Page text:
Are you frustrated that the spinning progress wheel on your screen is so slow? Or elated when you open your preferred ride-hailing app and see plenty of cars near your location? Perhaps you’ve been buying an item online and seen, with alarm, that it’s nearly sold out and hurried to get out your credit card.
You may have been a victim of dark patterns, a form of user experience (UX) that isn’t what it seems. Progress bars that linger to make you believe something serious is being accomplished, ghost cars that are in fact not at the end of your street, and random number generators making it appear that purchasing your item (or in a pre-COVID world, booking the ‘last seats’ on a flight or room in a hotel) is more urgent than it really is.
These dark designs play on human psychology to push customers into favouring a company’s desired response, often at their own expense. While it might seem like a great way to report better metrics, in an age of privacy breaches and data mishandling, dark design can do serious damage to a business’ brand.
Nudging people in a particular way, appealing to behavioural psychology or persuading customers to purchase are not inherently bad things, nor are they even always evidence of dark design. Deceptive UX is not just bad design, it is manipulative and often unethical, and aims to trick a user into doing what the business — not the customer — wants.
It’s important to note that it doesn’t always happen on purpose. Many dark patterns emerge because businesses want to see results — a certain number of newsletter signups, or items in a shopping basket, for example. Without a complete understanding of the sanctity and importance of the overall customer/user experience it can be easy to see why a manager asks a designer to tweak the ‘buy’ button to be more prominent than the option to remove an item from a cart.
There are many ways that individual UX elements can create a ‘misleading experience’.1 Here’s a rundown of the most obvious to watch out for:
But where is the line between marketing and trickery? In the most obvious cases, it is in the intent. A/B testing of an email is a legitimate way to find the best impact for your message. Signing everyone who visits your website up to your newsletter without asking is about boosting your metrics at the expense of your customer. Does it matter, and will the customer even notice? Increasingly, the answer is emphatically yes.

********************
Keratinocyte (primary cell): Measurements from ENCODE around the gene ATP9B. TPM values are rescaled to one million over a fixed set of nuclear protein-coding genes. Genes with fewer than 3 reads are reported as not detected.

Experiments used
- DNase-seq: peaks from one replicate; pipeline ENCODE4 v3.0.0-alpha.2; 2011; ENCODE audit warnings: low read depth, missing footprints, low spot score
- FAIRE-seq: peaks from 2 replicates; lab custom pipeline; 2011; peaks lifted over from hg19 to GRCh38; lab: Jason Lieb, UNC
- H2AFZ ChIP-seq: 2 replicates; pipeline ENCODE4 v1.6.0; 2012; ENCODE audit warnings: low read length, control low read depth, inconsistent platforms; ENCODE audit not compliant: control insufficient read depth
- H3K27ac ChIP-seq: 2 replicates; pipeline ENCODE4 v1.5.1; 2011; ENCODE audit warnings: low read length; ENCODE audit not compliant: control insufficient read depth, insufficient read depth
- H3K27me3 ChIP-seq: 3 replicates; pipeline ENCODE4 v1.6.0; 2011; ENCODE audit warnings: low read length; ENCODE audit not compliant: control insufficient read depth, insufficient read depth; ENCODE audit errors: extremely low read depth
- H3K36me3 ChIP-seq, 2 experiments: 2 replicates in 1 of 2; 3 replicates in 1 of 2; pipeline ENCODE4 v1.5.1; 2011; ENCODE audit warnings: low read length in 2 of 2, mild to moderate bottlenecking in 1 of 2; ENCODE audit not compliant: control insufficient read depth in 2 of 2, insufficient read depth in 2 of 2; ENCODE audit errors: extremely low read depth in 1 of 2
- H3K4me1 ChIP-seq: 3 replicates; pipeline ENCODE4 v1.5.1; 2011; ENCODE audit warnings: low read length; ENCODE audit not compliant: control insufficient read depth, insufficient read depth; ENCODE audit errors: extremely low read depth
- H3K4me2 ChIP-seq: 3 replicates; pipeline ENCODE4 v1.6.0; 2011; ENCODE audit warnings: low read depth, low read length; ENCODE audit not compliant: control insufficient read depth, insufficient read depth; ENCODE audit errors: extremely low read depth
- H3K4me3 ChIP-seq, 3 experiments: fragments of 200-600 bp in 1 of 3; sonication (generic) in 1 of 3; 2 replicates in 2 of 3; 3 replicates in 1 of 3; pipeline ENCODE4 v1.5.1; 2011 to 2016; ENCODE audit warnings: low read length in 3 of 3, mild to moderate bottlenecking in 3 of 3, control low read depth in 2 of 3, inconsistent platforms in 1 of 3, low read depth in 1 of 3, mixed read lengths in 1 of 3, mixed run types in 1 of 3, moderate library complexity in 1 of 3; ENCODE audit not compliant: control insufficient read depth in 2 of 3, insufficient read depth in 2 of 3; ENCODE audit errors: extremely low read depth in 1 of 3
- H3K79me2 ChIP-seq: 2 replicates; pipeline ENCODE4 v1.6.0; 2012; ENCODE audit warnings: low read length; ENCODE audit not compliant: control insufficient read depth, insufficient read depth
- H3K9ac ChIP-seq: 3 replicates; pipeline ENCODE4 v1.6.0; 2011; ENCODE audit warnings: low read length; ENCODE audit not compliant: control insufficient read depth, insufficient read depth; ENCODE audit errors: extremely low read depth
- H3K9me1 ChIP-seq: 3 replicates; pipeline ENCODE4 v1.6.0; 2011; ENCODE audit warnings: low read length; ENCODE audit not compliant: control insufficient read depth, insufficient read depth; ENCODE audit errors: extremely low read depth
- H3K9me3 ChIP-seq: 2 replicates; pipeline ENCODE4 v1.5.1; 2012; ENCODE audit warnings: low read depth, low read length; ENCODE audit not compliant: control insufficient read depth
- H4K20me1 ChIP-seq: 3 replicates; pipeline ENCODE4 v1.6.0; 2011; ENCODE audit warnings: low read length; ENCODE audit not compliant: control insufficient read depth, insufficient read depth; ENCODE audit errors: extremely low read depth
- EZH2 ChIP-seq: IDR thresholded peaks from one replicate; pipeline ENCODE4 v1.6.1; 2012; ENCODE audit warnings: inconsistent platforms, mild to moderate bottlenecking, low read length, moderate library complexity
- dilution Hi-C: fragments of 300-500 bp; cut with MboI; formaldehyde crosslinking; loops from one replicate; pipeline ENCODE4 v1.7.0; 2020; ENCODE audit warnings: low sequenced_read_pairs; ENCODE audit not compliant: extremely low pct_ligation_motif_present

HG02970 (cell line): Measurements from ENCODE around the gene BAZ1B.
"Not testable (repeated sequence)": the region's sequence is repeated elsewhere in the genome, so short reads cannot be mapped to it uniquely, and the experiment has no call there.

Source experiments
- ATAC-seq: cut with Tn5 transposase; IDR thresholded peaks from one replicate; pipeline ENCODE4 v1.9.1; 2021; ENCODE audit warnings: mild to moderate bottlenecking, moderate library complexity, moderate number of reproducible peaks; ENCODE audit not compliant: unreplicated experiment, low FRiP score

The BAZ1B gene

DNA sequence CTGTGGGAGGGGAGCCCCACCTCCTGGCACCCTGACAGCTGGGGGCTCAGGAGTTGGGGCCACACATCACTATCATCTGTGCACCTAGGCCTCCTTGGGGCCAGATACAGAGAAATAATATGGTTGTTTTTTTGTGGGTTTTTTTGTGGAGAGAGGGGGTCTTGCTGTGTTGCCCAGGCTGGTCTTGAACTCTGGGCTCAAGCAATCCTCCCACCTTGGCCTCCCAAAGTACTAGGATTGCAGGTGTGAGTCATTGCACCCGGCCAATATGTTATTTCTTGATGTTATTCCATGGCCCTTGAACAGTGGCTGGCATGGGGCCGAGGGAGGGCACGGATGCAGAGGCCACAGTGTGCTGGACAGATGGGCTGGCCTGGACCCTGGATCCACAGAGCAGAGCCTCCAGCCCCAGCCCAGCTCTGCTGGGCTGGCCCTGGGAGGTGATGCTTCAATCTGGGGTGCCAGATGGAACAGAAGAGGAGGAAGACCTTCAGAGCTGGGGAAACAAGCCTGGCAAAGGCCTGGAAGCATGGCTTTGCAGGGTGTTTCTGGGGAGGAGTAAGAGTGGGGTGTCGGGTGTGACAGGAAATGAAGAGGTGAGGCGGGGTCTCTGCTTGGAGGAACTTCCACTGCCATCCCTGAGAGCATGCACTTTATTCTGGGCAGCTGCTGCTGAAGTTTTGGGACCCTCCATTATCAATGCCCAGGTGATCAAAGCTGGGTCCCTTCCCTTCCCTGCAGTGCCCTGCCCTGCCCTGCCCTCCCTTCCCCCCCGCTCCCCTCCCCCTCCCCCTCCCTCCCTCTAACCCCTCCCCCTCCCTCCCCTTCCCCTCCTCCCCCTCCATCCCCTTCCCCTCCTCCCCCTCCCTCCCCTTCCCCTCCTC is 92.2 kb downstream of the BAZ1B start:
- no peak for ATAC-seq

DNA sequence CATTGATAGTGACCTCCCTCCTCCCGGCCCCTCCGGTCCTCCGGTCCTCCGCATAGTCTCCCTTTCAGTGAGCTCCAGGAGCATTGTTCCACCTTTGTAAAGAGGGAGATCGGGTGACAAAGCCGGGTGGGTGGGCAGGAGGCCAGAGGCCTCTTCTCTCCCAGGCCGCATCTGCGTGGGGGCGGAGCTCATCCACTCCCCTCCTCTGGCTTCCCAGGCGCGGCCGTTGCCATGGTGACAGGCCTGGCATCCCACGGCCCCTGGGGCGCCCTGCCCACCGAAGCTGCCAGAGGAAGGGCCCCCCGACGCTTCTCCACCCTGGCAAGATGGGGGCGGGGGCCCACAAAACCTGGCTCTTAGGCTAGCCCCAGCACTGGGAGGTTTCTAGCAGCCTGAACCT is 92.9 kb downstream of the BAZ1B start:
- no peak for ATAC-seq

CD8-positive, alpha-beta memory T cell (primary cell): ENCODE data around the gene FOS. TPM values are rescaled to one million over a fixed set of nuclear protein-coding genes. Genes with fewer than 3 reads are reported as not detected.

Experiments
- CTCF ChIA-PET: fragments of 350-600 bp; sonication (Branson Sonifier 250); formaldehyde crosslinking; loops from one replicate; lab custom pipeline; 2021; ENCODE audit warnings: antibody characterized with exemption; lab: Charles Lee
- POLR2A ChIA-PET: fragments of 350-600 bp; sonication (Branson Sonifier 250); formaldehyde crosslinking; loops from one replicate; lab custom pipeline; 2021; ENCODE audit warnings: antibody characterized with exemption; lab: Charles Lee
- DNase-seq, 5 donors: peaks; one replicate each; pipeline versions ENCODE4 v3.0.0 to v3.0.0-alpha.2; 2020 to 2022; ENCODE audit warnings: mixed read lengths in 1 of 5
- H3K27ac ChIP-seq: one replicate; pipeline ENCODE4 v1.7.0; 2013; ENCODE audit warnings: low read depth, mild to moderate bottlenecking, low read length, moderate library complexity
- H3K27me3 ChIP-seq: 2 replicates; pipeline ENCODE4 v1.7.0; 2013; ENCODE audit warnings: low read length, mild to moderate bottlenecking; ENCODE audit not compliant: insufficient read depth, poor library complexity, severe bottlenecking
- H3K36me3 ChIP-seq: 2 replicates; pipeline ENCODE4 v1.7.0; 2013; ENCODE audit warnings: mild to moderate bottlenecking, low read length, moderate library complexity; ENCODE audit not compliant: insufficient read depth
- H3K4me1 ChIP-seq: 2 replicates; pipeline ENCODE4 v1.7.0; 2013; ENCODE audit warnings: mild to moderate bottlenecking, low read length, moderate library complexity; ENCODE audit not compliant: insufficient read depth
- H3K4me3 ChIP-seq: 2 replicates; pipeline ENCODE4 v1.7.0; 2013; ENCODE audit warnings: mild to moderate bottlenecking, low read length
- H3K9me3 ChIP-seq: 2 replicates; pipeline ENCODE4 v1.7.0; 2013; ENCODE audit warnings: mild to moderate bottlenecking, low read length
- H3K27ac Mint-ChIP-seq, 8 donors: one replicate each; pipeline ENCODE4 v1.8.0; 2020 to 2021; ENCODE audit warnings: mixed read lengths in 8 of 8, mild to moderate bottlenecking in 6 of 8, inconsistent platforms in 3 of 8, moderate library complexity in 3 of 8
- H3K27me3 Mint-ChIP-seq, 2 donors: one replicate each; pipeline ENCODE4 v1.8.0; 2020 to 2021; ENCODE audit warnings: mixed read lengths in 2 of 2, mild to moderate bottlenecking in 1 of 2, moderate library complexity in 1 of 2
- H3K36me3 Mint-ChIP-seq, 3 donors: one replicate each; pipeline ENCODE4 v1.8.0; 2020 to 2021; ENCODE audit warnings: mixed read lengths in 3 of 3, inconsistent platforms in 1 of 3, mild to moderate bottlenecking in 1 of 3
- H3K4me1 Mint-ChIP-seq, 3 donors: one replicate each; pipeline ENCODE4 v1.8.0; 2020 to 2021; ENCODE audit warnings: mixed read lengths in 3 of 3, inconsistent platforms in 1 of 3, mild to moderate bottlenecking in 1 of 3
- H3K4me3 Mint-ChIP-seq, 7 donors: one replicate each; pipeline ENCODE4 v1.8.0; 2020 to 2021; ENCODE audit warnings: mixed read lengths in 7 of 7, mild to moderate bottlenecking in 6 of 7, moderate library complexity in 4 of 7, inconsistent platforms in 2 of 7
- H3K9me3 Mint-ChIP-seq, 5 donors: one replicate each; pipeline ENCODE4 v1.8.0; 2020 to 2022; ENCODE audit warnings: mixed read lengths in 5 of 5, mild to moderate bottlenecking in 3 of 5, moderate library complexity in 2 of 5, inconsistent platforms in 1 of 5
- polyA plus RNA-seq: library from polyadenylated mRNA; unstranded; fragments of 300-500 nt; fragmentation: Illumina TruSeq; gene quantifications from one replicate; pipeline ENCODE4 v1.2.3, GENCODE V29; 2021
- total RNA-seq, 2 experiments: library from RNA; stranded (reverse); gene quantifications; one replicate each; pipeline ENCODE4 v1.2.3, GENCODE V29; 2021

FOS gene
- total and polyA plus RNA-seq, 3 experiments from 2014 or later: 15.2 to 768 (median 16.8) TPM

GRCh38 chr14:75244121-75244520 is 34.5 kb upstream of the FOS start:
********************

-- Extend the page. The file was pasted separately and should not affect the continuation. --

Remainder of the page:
As UX designer Harry Brignull, who coined the term ‘dark patterns,’ told TechCrunch in 2018, “UX design can be described as the way a business chooses to behave towards its customers.”7 And customers are paying attention. In a world where transparency and trust is high on customer agendas and questionable practices are being outed in mainstream news, it is more important than ever that businesses hold onto followers. It simply doesn’t make sense to risk loyalty for the short term gain of additional clicks.8 Not to mention that the proliferation of regulation aimed at protecting consumer rights such as the European Union’s GDPR or the California Consumer Privacy Act which will eventually lead to monetary penalties for misleading behaviour.9
So what then is light design? Designed ethically, user experiences should respect those interacting with them. Inherently, we all know from personal experience what this means. Not only should our interactions with brands be seamless, easy, understandable and honest, they should also allow true — informed — consent over that experience, and our data. Customers must possess true agency over their interactions with a brand, as a choice based on a false or partial understanding of reality is not really a choice at all.10
Instead of manipulating customers into choosing what a business wants, companies should trust that users will make appropriate selections when they are given genuine choice — and will reward them for that honesty. After all, now more than ever, customers will abandon a brand — even one they are loyal to — after just a couple of bad experiences.
Safeguarding customers with responsible technology practices will go a long way to building real, sustainable trust that leads to business success. That way, you’ll always be in the light.
With thanks to Christopher Ong.
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